‘Appalling’: Man slams council for ‘eviction notice’ taped to ill mother’s front door

Phil Thompson, who lives in Great Yarmouth. Photo: Phil Thompson

Phil Thompson, who lives in Great Yarmouth. Photo: Phil Thompson - Credit: Archant

A man whose mother was forced to leave her council flat for a care home has hit out at an “embarrassing” notice to quit sellotaped to her front door.

The 'embarassing' notice to quit placed on Theresa Thompson's front door. Photo: Phil Thompson

The 'embarassing' notice to quit placed on Theresa Thompson's front door. Photo: Phil Thompson - Credit: Archant

Phil Thompson said the way his 85-year-old mother had been treated by Great Yarmouth Borough Council was “disgusting”.

“She’s been in her house on Perebrown Avenue for 40 years”, he said. “Dad passed away a few years back and she’s now mostly blind and can’t do things for herself.

“When I contacted the council to see how we went about returning her keys, I was told I needed power of attorney to be able to deal with matters on her behalf. It didn’t matter that I was her eldest son.

“The council said it would have to send a letter to my mum for her to sign. I said that wasn’t possible: she’s incapacitated and we can’t see her because of Covid-19 restrictions.

Theresa Thompson had recently moved into a care home when the notice was sellotaped to her front doo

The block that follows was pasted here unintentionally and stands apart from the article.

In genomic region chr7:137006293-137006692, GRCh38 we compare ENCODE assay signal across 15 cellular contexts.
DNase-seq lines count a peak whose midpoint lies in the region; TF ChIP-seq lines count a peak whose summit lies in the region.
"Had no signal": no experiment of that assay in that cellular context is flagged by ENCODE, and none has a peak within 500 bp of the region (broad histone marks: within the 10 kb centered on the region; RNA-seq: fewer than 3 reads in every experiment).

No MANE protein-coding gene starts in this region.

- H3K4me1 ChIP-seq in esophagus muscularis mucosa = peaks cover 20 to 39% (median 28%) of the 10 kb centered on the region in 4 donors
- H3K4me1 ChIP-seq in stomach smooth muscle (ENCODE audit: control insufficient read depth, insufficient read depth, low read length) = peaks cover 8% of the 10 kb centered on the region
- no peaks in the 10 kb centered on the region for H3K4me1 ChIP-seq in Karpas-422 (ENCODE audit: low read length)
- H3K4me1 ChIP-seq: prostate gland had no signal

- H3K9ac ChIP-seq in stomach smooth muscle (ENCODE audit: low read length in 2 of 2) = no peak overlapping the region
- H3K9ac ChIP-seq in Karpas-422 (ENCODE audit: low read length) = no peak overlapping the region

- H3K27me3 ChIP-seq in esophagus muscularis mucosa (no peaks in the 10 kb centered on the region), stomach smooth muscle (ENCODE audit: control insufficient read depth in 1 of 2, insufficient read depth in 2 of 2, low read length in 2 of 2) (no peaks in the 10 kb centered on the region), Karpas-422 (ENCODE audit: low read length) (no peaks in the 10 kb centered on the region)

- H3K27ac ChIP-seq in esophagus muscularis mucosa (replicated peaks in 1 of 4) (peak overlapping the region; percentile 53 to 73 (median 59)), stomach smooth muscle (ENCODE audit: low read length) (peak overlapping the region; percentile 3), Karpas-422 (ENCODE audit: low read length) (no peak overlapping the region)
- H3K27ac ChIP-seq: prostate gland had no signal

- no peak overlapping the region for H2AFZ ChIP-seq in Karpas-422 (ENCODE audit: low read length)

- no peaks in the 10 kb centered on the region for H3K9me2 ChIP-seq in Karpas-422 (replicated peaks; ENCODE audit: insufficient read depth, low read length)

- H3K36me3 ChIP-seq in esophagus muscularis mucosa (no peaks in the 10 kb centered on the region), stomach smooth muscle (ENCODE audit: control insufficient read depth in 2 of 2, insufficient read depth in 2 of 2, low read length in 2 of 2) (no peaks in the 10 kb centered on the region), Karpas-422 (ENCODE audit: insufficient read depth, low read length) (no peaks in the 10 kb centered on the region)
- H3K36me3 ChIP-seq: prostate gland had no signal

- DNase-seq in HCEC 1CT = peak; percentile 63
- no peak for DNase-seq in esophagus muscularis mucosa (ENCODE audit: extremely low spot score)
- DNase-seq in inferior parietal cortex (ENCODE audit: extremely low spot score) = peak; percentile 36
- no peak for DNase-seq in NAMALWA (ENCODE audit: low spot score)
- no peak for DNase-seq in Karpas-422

Theresa Thompson had recently moved into a care home when the notice was sellotaped to her front door. Photo: Phil Thompson - Credit: Archant


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“The council said there was no other way round it.”

A few days later, Mr Thompson saw a “notice to quit” stuck to his mother’s front door.

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He said: “They made it look like she was being evicted and that she was in arrears. It was misleading and heavy-handed.

“It was so embarrassing for our family. She’s been there for most of her adult life, and for them to treat her like this is appalling.”

Mr Thompson said that the actions of the council "surprised him" and were way too heavy handed. As a

Mr Thompson said that the actions of the council "surprised him" and were way too heavy handed. As a landlord himself, he said the way they were clamping down on private landlords was hypocritical. Photo: Sarah Burgess - Credit: Archant

In response, the borough council said it was sorry for causing distress, and that the process is “not a reflection” of the tenant’s conduct.

A council spokesman said: “In circumstances where a tenant has moved into care the only person legally able to end their tenancy is themselves or a person who holds power of attorney to do so.

“If there is no one with formal power of attorney and the tenant is unable to give notice to end their tenancy, the council must serve a Notice to Quit on the property to formally end the tenancy.

“The council does explain the process to next of kin and appreciates it is an emotional time. We would like to apologise for any distress caused by the serving of the notice on the property.

“We will review how we explain the requirements to next of kin.

“The council has a standard form to end a tenancy and will support the tenant where they are able to do so.”

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